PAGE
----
Desperate times call for desperate measures. At least, that’s what one might conclude in the case against Leston Lawrence who is accused of smuggling $180,000 worth of gold through an age-old smuggler’s method: up his rear end.
In the case against the 35-year-old man, which wrapped up on Tuesday, the Crown alleges that Lawrence took a “puck” of gold (of course, we’d call it that) that weighed around 210 grams and sold it to Ottawa Gold Buyers in the Westgate Shopping Centre for about $6,800. He would then head on over to the Royal Bank where he’d deposit his cheques.
According to the Ottawa Citizen, a very astute bank teller became suspicious when she noticed just now how many cheques Lawrence was depositing from Ottawa Gold Buyers. After noticing that Lawrence worked at the Mint she alerted the RCMP. Police say four pucks of gold were found in a safety deposit box.
Lawrence is accused of “theft, laundering the proceeds of a crime, possession of stolen property and breach of trust.”
Documents show that 18 pucks were sold by Lawrence between Nov. 27, 2014 and March 12, 2015, along with other gold coins, for a grand total of $179,015.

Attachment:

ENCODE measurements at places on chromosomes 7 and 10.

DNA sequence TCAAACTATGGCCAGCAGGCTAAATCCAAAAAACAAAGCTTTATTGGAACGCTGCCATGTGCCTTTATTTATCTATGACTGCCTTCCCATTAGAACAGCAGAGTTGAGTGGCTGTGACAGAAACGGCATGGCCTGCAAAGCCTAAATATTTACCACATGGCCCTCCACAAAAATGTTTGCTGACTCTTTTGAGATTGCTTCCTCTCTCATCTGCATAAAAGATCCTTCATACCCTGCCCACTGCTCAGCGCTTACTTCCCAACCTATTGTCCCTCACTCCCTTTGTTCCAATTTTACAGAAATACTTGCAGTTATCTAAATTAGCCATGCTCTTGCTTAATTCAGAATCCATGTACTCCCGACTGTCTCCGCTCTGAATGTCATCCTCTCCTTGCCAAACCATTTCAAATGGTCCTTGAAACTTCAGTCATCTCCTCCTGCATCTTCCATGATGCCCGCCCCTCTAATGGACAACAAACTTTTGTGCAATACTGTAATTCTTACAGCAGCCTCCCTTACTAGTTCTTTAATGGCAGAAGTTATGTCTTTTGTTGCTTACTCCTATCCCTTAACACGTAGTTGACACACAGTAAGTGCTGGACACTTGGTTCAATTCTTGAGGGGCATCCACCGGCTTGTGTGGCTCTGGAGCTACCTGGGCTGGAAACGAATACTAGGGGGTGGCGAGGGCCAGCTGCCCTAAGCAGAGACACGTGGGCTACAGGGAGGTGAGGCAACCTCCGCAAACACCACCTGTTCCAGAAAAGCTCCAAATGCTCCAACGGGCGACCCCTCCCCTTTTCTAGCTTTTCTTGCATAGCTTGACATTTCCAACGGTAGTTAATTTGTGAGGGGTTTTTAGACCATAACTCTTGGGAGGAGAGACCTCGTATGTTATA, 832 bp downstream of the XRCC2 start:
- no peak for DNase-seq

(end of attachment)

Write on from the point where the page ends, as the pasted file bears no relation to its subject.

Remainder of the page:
WATCH: A look at how coins are made at the Royal Canadian Mint with Shannon Cuciz
Why did police determine that the gold was smuggled out through back-end methods? Whenever an employee leaves the Mint, they must go through a metal detector. Records show that Lawrence set it off more than any other employee (aside from those who actually had metal implants). Though he was passed over with a hand wand, he always passed.
The defence is claiming that the Crown has no definitive proof that Lawrence actually took the gold from the Mint. There are no markings identifying them and no gold had been reported missing.
However, the Crown said that the pucks fit the Mint’s custom “dipping spoon” and Lawrence worked as an operator where he took gold from buckets in order to test the purity.
The case concluded on Tuesday with a verdict pending for Nov. 9.